Scouting for bear at Cohutta

Thread starter #1
I'm gearing up to go on a few scouting trips to Cohutta WMA. My last time up there, I was time limited to the Mill creek area. I have read that I need to look towards the higher elevations. I have very good topo maps of the area but theres so much ground up there that I really don't know where to start...any info or advise would be Greatly appreciated.

BTW guys, I'm a career welder, fabricator, machinist, and toolmaker with my own machine shop and a penchent for gunsmithing. Maybe my services would be useful to someone with the right information😉
 

Timberman

Senior Member
I can't point you in any direction but I'll tell you how I found bears on Cooper Creek, Blue Ridge and Chestatee WMAs. I went high started walking leads and ridges and it didn't take very long I was in bear sign. YMMV
 

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Find the white oaks with acorns during bow season, get the wind in your face and nock an arrow. Please kill your limit, then take someone else to kill theirs too.
 

jbogg

Senior Member
I too have recently been bit by the bear bug, and last fall was my first full season trying for a bear. There are plenty of folks on here with far more experience and more sound advice than I can provide, but I was recently in your shoes. I had never hunted the mountains, so I can appreciate how daunting it can seem when getting started. For what it’s worth get a Topo app for your phone and spend early summer looking for saddles and leads with White Oak trees and that will give you a starting point. Return in July with binos and start looking to see which oaks are producing acorns, and at what elevations. Finally, if you can scout for a day or two before the bow opener focus on the saddles that you have already determined have acorns and look for fresh scat and climbing sign. Trees being climbed will be littered with torn limbs and oak leaves on the ground below. If the leaves are all wilted and turning brown keep walking until you find fresh green leaf litter and slate gray scat, not black. Find the fresh sign and you will see bears. Good luck this fall.
 
Thread starter #6
Thank you! I have very good maps. I did just that last year and another guy got a bear not 100 yards from me. I went to another spot I picked out the next day and got the hog in my picture. I'm just gonna gun hunt up there. I grew up in Chatsworth and have been up grassy many times, just not hunting..I got my maps and found all the saddles in the area I saw bears crossing the road. Found the oaks (mostly red) but the whites were there too, and the squirrels were going to town on them. I saw a big group of deer when I scouted in August also. Lots of hog tracks on the ridges I'm 99% sure I got the boar, but he took off down a deep draw. I hit the sow twice and got a piglet in the neck. Had to drag that hog well over a mile to my truck..Thanks for the replies. I'm much better prepared for this year!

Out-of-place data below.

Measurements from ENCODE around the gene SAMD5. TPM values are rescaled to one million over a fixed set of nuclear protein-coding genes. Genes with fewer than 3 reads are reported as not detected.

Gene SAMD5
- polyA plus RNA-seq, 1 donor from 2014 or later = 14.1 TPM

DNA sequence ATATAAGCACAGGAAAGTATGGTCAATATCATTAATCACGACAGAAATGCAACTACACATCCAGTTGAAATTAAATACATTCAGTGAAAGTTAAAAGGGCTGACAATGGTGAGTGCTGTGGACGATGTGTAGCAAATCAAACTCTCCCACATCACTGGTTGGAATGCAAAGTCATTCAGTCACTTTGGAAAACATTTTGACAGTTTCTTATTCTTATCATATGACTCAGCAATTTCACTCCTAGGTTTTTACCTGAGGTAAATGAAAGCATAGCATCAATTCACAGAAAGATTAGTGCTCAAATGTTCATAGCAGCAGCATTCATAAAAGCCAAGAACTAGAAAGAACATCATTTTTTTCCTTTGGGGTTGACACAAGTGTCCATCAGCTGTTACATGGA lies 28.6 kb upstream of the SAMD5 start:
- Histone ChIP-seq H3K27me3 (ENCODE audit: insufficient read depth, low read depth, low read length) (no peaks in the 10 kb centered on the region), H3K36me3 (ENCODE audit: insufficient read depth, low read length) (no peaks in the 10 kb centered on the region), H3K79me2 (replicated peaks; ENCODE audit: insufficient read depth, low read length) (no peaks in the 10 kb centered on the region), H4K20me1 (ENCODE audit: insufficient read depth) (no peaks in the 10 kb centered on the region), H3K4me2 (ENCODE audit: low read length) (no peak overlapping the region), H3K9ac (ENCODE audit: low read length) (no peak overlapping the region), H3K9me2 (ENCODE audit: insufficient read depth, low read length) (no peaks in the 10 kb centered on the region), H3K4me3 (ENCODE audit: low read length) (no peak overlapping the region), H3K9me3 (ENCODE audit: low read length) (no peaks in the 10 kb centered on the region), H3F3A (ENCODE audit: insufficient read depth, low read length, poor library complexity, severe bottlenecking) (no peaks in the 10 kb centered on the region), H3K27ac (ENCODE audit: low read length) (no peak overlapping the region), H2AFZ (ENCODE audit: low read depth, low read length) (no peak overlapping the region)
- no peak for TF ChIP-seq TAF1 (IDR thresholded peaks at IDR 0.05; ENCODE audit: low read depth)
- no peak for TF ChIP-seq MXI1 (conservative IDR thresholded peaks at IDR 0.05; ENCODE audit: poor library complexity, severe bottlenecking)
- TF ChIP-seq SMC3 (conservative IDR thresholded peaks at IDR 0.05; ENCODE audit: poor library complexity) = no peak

jbogg

Senior Member
jbogg that is very sound advise. you have said all that needs to be said to find bears
Thanks Dana. Still learning every day, but pretty sure I learned most of my bear knowledge from old threads of yours and a few others on this forum. Lots of mountain hunting experience on here, and I have benefited tremendously from the info shared on the bear hunting forum.
 
Thread starter #11
Thanks for the replies everyone! I am about to start scouting in August. I finished my rifle and I'm much better prepared for the task ahead if I do bag a bear. That hog in my avatar came from up there last year and I managed to get it out myself with a tarp, and a travois I made on site.
 
Thanks for the replies everyone! I am about to start scouting in August. I finished my rifle and I'm much better prepared for the task ahead if I do bag a bear. That hog in my avatar came from up there last year and I managed to get it out myself with a tarp, and a travois I made on site.
Why don’t you field quarter the animals and pack the meat out?
 
It was really warm and the flies were Really bad. I didn't want to expose the meat any more than I had to. I bought a drag sled for this year. I pack really light because I'm about 2 miles up in there from the road and my truck.
They make breathable meat bags for packing meat. So you can put a barrier on it as soon as you cut it off the carcass. Keeps dirt and flies off.

I had to pull a big deer a little over a mile, all uphill, on Chestatee WMA last year, and I can’t imagine dragging anything bigger any further. I’ve got a big semi-framed Milsurp pack I’m gonna use this year and try packing anything I get out.
 
Thread starter #15
They make breathable meat bags for packing meat. So you can put a barrier on it as soon as you cut it off the carcass. Keeps dirt and flies off.

I had to pull a big deer a little over a mile, all uphill, on Chestatee WMA last year, and I can’t imagine dragging anything bigger any further. I’ve got a big semi-framed Milsurp pack I’m gonna use this year and try packing anything I get out.

It took 5 hours to drag that hog out. All uphill until the last 1/4 mile. Heres my pack and gear setup for this year. Hammock seat, drag sled, and my Maxpedition Malaga slingpack. IMG_20180724_094601_665.jpg
 
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